Like bonds, which move in ~60 year interest rate cycles (called the Kondratieff cycle), stocks also have very long, secular cycles that become apparent when we step back for the 30,000 foot view. For example, there was a long-term bull market from 1946-1966, followed by a long-term bear market from 1966-1982, followed by a long-term bull market from 1982-2000. Now we are in the midst of another long-term down cycle.
In this diary I will compare past long-term declines to estimate how steep a similar decline in the stock market and the economy is likely in this long-term bear market.
In strictly nominal terms, both the Dow Jones Industrial Average and the S & P 500 are down ~55%/65% from their all time highs. But that does not take inflation into account. To get an idea just how bad a real bear market can get, we need to look at inflation-adjusted, "real" returns. Below is a table of the worst bear markets, measured by the Dow Jones Industrial Average and the S&P 500 index, for the last 80 years, adjusted for inflation.
|High/subsequent low||% DJIA loss||% S&P 500 loss|
(*In both cases, the DJIA bottomed first, the S&P later. Inflation is measured separately from each top).
As you can see, measured by the S&P, we have already surpassed all of the 1970s inflationary bear markets, as well as the 1938 recession bear market. Only the Pearl Harbor WW2 market and the 1929-32 Depression are worse. Indeed, if I were a young investor, I would consider buying/adding to a S&P 500 index fund at this level (more on that in the next diary).
But noting how far equities have already fallen, doesn't give us a good reading on how much further they may yet fall. For that, I give you several long-term graphs, dating from 1900. Both are in log scale. First, the S&P 500:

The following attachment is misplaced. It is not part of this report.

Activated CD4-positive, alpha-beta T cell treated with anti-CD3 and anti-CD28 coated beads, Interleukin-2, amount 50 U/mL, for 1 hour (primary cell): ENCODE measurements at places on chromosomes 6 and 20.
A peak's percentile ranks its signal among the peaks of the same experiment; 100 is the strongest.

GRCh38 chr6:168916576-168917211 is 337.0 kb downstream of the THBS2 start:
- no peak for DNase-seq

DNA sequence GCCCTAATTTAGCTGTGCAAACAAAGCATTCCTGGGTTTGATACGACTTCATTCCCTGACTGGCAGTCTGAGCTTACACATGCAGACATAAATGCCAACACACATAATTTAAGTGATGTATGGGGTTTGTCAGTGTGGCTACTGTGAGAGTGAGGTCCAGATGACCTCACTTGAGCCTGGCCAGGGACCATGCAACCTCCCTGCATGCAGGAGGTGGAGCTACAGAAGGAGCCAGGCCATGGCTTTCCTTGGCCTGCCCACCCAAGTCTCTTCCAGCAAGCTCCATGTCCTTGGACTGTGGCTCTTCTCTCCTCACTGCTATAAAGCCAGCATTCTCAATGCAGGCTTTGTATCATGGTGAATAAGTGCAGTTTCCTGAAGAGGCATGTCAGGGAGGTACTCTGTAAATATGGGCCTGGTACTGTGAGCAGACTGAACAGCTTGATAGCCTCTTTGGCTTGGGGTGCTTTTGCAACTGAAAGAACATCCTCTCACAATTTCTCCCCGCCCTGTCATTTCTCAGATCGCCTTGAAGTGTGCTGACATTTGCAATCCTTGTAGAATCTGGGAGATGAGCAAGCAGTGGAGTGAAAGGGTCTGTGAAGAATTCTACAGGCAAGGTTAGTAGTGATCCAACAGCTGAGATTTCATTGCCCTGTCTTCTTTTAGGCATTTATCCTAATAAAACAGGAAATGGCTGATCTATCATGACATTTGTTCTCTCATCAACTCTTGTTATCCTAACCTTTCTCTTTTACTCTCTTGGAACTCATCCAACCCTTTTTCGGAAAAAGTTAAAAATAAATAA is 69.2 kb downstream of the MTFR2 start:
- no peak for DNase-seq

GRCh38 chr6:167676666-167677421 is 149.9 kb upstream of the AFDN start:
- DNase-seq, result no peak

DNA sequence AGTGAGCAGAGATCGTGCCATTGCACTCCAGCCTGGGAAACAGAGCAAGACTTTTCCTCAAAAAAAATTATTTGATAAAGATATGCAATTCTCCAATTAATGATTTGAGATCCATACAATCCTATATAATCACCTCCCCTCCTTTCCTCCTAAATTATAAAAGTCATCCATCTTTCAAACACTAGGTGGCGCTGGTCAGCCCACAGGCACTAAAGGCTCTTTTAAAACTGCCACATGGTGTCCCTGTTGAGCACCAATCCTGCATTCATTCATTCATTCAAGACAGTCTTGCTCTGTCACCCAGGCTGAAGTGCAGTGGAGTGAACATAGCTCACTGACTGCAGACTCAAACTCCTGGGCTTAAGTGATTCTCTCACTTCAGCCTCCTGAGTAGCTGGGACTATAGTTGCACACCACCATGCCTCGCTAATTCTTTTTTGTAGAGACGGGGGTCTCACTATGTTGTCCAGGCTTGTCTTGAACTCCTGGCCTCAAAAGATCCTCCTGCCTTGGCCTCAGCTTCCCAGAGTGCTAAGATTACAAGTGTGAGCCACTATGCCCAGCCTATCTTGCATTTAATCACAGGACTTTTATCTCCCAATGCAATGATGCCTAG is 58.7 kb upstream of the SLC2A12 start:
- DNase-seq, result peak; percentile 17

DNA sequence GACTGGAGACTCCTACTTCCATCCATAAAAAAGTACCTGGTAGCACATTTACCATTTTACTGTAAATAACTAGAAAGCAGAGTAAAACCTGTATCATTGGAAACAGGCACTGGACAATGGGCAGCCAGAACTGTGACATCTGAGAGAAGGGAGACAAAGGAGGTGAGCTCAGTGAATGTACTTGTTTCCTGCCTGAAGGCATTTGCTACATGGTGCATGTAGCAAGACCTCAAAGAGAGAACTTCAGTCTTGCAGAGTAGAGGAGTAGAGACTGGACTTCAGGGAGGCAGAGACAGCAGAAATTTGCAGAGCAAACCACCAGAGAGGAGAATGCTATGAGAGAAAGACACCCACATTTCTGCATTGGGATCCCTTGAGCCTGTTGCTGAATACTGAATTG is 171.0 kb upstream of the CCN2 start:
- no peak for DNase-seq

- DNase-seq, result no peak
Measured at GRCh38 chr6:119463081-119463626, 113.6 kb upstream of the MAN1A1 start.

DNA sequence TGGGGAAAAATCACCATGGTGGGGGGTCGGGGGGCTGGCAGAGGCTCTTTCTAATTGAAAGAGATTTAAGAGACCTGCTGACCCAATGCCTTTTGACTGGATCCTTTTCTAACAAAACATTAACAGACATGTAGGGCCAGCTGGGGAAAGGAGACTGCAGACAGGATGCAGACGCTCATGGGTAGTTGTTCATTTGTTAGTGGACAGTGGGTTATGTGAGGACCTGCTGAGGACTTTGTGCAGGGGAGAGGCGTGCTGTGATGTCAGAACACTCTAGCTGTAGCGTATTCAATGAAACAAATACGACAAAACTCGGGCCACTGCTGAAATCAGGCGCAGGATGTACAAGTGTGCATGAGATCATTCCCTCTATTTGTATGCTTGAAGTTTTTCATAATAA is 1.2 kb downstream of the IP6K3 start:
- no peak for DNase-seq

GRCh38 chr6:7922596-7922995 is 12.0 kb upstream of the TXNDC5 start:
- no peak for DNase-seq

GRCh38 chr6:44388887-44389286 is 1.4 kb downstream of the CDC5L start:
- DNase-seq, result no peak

(updated information in flesh-tone).
In order to fall to the bottom trendline in this graph, in 2009 the S&P would have to fall to ~450.
Next, the DJIA:
(updated information in light blue)
In order to fall to the bottom trendline in this graph, in 2009 the DJIA would have to fall to ~3000. Even now, in real terms, the DJIA has gained no ground whatsoever since its secular high of 1966!
Keep in mind that, not surpisingly, over the long term, the stock market, being a forward looking estimate of corporate profits, closely tracks the growth in GDP. I don't have a chart going all the way back to 1900, but here is one from 1950:
The long term fluctuation around that trend can be seen as the psychologically recurring gradual waxing and waning of optimism and pessimism concerning the future of the US economy. In that regard, I have many times described us as being in a "Slow Motion Bust" that I expect will grind on for at least ~4 more years. By about that time I expect us to reach the bottom long term trend line, if not go below it. After all, the 20th century represented this nation reaching the zenith of its relative power; the 21st century is not likely to be so kind.
Thus, for another look at where the long term low is likely to be, here is a chart of stock valuations as a percentage of GDP from a couple of months ago:
Note that the S&P has already fallen further, from 800 to 670. But the GDP has also declined ~1.5% in the 4th quarter and is likely to decline similarly in this quarter. A 10% decline in GDP, for example, would put the bottom trendline of 40% of that amount at an S&P level of under 500.
Do I expect the stock market to reach the long-term lows I have discussed in this diary, and stay in that general range until about 2015-2020? Yes.
And I expect the general economy and the standard of living of Americans to fully reflect that decline.